At first glance, the Instagram page for Lee Litumbe’s Spiritual Pursuit is a beautifully tiled story of her travels—crystal blue waters, lush nature shots and golden sunsets. But the Cameroonian’s blog digs deeper, providing resources and tips for young African women wishing to travel the world solo. With her expertise, would-be travelers are able to create itineraries—and the guts—to move beyond their comfort zones to explore the world. In her own words, she explains to OkayAfrica why Black travel is so necessary.
Providing value to my audience is what gives me the most joy. Being able to create visuals and stories that help inspire and inform others on what is possible with travel in Africa as well as being a contributor of a generation that has taken back and is redefining the global African narrative is truly humbling.
The challenges...oh the challenges. One of the biggest is of course the high expenses and barriers to entry. When I first returned two and a half years ago, I literally had to save up as well as sell all my possessions to be able to start. I invested everything I had and didn't make any money for about a year. Learning about how difficult it is for Africans to travel within Africa (without a western passport) has also been very eye-opening. It's a topic I want to continue to explore and bring more light to. Beyond that, most of my challenges consist of working hard to be taken seriously, dealing with the daily quirks of being a creative on the continent, and figuring out how to find new ways create dynamic content and grow my platform organically.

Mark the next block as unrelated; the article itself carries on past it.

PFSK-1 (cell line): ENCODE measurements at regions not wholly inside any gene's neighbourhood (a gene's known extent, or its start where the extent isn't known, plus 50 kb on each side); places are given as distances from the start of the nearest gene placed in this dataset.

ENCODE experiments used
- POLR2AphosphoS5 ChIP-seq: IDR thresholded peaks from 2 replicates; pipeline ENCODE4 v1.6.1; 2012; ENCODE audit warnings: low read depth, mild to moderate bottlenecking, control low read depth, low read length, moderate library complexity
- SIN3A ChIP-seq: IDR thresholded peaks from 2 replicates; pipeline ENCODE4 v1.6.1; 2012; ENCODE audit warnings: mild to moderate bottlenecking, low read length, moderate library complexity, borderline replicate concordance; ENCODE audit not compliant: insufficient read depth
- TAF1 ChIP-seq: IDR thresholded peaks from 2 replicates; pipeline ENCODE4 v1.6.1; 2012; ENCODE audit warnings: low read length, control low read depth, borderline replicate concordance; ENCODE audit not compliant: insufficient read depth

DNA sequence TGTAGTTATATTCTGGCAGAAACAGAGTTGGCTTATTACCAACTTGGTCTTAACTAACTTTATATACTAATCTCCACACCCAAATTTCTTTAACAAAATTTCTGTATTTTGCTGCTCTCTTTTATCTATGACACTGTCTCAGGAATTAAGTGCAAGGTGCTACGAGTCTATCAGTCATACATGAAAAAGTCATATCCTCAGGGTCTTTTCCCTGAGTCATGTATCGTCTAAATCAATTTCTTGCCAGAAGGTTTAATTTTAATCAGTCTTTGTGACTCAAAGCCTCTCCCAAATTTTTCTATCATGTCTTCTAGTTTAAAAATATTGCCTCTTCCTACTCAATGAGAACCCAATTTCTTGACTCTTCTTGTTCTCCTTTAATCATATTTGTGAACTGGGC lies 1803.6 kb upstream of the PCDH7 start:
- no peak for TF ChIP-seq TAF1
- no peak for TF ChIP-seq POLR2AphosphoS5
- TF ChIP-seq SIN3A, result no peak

I'd like to think that my work has contributed and impacted youth culture (particularly for African girls/women) because my mission has always been to create content that empowers and expands how we see ourselves. My hope is that my body of work will spark curiosity in more of our youth to go beyond traditional careers and give them permission to live a purpose driven life. I was not always proud to be African, especially when I first moved to The States in 1997 (those African booty scratcher jokes were really terrible), so my hope is that those coming up now will reference my work and feel pride in their home countries and develop a desire to explore even more of our regions. The goal is to continue to take back our narratives and explore what we have within our continent.
*This interview has been edited and condensed for clarity